ALL ABOUT CRIOLLO: Researchers at The Jornada in Las Cruces have uncovered a old breed type of cattle that is changing modern ranching, is well-suited for our land, and is gaining popularity as a food source. Learn more about the history and future of the Raramuri Criollo.
Criollo: The Cattle That Can Change Ranching in the Southwest Desert At the Jornada Experimental Range in Las Cruces, New Mexico, a unique biotype of cattle is thriving in the arid lands of the Desert Southwest. These gentle animals with their multi-colored coats and upsweeping horns are Raramuri Criollo cattle. They have a set of genes that sets them apart from other cattle, as a result of their long 500 year history in the Americas. Scientists at the Jornada are uncovering how these genes allow them to survive in harsh lands with minimal supplemental help from ranchers. Some ranchers throughout the Southwest are bringing Criollo onto their ranches.
Criollo have been in the news quite a bit lately as a sustainable and low cost way to ranch cattle. They are well-adapted to their landscape. But few people realize that the reason for their remarkable abilities is a function of their 500+ year history in the Americas. There are many types of Criollo across North and South America, but they are all of a common lineage. Criollo is an old Spanish name given to people and animals born in the Americas of European decent.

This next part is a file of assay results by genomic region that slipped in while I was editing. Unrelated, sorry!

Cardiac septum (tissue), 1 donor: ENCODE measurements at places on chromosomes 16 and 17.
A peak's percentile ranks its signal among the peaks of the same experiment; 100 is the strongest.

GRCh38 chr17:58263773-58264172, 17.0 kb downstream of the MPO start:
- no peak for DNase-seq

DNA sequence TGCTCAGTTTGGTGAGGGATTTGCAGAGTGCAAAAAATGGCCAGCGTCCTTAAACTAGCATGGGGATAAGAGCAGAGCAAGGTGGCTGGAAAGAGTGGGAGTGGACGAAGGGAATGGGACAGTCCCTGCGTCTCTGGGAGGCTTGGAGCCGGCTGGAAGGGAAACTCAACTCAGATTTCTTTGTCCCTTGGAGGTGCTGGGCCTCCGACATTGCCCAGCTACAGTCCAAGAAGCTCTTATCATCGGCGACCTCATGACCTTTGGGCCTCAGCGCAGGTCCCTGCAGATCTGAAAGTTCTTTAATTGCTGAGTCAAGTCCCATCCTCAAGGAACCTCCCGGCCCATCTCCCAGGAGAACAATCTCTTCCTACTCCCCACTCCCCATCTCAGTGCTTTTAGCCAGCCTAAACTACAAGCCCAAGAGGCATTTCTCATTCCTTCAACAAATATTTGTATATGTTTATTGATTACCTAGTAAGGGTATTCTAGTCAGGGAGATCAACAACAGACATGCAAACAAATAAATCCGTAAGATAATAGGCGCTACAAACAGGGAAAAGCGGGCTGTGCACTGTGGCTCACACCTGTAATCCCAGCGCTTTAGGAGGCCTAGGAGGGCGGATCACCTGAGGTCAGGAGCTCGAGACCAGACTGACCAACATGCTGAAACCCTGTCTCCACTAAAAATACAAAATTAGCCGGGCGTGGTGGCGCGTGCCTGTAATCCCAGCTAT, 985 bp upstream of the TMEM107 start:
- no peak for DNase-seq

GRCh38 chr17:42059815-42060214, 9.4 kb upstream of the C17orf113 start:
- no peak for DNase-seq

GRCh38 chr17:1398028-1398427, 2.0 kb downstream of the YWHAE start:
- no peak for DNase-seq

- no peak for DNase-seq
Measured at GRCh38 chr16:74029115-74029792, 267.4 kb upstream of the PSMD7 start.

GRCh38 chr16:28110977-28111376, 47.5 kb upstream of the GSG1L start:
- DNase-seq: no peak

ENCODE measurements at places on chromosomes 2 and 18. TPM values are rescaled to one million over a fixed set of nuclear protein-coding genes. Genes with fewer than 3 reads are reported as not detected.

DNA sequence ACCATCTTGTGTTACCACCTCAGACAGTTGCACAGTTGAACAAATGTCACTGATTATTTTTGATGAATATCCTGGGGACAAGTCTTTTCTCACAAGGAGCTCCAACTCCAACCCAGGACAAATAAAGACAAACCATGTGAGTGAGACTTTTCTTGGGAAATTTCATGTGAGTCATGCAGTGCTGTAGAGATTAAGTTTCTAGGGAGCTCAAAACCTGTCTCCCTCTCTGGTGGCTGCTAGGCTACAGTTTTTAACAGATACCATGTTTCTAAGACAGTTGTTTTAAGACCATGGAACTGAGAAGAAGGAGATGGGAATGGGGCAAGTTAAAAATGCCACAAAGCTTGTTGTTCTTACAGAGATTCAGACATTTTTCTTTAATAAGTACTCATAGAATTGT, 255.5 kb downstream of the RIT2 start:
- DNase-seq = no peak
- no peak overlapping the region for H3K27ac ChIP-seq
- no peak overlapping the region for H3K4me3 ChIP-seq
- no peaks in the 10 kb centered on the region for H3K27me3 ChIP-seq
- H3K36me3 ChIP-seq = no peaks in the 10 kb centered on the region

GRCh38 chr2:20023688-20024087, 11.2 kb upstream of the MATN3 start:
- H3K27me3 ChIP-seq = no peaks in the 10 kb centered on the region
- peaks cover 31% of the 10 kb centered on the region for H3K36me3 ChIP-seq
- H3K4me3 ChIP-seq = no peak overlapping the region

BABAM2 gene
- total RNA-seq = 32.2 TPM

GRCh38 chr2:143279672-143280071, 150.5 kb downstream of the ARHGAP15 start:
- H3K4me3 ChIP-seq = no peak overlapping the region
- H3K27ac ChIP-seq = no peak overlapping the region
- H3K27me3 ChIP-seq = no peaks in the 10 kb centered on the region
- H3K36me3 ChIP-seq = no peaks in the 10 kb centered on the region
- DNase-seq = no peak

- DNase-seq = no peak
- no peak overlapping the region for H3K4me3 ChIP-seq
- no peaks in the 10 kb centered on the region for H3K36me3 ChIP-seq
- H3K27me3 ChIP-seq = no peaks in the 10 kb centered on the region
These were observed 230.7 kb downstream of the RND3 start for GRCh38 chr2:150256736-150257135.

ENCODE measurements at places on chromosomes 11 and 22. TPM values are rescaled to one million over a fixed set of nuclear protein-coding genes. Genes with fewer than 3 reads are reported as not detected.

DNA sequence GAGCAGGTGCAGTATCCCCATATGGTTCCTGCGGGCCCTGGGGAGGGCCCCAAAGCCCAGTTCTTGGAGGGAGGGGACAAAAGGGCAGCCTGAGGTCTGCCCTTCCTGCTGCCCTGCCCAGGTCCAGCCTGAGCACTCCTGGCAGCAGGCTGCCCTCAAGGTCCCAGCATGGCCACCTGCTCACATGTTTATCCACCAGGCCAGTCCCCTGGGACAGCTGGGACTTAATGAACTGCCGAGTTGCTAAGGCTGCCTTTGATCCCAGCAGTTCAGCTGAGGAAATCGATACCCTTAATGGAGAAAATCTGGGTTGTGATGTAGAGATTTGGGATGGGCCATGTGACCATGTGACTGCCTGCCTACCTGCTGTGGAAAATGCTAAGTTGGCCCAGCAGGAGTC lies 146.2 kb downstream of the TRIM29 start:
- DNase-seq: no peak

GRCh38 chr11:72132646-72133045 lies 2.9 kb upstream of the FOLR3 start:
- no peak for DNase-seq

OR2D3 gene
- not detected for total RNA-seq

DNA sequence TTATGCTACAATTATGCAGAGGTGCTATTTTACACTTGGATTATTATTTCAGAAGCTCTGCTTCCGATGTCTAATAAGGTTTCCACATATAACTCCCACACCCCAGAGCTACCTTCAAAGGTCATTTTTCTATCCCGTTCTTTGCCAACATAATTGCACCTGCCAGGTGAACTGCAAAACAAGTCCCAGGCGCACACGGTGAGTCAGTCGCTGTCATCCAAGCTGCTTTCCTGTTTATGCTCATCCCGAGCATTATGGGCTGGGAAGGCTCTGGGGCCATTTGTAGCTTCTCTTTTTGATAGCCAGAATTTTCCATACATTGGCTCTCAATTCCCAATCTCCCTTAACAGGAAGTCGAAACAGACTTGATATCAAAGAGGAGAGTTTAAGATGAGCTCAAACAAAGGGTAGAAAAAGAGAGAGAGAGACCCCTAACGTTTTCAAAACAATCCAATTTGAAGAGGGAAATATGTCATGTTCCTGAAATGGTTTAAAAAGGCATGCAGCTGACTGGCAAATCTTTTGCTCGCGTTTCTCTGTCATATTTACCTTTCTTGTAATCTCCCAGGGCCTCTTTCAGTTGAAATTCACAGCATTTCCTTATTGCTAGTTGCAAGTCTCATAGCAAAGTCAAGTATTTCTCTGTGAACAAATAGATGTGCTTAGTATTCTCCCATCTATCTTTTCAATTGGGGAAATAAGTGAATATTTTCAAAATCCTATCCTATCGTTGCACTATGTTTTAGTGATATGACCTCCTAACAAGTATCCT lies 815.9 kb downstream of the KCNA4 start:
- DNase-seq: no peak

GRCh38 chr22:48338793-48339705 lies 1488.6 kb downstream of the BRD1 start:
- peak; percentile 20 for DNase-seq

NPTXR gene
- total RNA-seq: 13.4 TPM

Raising Criollo: Cost Efficient Cattle Not Afraid to
Use their Horns
The Raramuri Criollo’s genetics allow them to thrive in the arid lands of the desert Southwest to a degree that differs from that of common European breeds. Few people know that as well as Dennis Moroney, of 47 Ranch in Cochise County, Arizona. Dennis has been ranching with Criollo cattle since the Jornada had enough available for him to purchase six years ago. Now his ranch has over 90 pure Criollo cows and many crossbreds. The Criollo’s smaller frame and diverse browsing behavior allow it to range from low areas to high on top of ridges all within a single day.